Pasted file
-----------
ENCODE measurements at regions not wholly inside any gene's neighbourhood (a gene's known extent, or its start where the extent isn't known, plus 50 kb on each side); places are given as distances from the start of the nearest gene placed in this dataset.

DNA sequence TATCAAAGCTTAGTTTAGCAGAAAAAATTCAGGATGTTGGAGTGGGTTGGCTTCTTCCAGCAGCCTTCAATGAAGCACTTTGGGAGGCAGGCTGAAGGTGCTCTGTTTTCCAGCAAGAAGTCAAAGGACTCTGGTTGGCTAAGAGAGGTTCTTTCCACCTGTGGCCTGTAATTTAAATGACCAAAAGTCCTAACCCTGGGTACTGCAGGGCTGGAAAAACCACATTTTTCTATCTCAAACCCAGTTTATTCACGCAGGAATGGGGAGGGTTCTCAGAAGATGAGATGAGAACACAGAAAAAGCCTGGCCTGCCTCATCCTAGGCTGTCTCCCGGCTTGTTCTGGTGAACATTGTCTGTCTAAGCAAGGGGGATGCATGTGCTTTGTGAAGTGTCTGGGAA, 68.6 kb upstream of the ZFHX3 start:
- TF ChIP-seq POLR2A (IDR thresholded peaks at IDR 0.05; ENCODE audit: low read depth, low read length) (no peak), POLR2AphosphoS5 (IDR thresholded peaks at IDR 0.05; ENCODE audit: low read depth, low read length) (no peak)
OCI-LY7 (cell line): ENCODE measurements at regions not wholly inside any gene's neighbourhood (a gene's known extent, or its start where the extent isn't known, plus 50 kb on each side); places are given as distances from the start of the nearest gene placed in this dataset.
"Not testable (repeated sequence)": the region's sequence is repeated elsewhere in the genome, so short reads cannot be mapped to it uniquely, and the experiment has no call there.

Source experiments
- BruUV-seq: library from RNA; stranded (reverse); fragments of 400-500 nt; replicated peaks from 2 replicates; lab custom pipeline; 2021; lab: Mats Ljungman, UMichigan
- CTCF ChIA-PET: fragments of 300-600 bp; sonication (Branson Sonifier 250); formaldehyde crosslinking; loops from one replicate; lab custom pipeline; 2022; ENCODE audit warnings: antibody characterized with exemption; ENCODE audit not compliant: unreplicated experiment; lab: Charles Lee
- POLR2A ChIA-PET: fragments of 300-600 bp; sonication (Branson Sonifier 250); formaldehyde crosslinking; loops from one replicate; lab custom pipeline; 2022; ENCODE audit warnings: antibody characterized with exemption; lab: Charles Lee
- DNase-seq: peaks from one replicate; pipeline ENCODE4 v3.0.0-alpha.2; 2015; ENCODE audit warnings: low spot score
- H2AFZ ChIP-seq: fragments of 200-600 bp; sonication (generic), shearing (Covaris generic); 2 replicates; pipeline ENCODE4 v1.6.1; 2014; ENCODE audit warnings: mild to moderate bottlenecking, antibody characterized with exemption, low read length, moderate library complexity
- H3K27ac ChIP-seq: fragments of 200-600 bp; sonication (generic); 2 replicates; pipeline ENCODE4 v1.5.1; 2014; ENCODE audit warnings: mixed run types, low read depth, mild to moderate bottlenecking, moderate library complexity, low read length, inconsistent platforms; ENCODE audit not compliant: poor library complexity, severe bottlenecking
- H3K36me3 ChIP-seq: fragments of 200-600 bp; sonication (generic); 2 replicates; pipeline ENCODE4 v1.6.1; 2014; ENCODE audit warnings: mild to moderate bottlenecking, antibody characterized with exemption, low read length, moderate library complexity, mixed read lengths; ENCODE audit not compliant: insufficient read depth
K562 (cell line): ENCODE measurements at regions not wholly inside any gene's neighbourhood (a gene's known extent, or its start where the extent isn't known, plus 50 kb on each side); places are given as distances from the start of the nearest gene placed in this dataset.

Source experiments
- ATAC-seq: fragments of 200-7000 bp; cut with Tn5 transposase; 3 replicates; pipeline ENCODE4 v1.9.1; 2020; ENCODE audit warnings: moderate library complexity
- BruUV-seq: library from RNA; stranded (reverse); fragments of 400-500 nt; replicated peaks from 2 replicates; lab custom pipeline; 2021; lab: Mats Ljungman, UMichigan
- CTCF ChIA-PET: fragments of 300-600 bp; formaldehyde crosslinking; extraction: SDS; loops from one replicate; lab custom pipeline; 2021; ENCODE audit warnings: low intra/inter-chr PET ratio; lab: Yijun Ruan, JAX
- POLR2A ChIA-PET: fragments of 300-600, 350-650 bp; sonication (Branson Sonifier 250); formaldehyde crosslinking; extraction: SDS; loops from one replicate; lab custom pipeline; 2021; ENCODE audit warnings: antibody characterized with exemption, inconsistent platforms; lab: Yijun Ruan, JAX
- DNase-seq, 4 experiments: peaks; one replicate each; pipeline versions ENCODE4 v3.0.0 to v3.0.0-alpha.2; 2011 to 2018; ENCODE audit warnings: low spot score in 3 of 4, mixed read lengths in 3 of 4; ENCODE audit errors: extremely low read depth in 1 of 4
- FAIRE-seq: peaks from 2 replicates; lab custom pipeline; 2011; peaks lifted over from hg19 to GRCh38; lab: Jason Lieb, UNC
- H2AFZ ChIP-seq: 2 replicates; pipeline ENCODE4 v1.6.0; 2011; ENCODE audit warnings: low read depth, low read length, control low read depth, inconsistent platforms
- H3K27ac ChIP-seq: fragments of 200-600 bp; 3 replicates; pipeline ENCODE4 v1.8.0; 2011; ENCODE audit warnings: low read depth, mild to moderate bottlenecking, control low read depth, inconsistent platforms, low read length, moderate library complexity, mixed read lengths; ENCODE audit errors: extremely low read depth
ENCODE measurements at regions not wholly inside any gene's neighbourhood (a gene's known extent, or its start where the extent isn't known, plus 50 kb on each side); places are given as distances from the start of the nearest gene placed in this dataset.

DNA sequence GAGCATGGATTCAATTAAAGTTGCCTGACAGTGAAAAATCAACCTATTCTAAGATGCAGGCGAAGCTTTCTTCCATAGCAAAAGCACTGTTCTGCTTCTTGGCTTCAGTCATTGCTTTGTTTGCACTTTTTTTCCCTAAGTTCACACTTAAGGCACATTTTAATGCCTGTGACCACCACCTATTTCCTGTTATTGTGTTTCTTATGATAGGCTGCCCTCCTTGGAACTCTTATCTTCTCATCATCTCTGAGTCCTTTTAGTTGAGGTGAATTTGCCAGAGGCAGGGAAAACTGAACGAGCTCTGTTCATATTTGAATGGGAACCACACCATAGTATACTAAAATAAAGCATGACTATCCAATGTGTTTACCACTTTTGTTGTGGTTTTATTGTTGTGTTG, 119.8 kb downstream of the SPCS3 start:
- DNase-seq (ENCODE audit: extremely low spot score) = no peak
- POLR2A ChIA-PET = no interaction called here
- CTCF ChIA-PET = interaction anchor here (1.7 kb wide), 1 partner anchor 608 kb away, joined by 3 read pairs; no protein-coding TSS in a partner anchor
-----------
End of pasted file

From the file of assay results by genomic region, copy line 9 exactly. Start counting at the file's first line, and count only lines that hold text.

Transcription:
- POLR2A ChIA-PET: fragments of 300-600 bp; sonication (Branson Sonifier 250); formaldehyde crosslinking; loops from one replicate; lab custom pipeline; 2022; ENCODE audit warnings: antibody characterized with exemption; lab: Charles Lee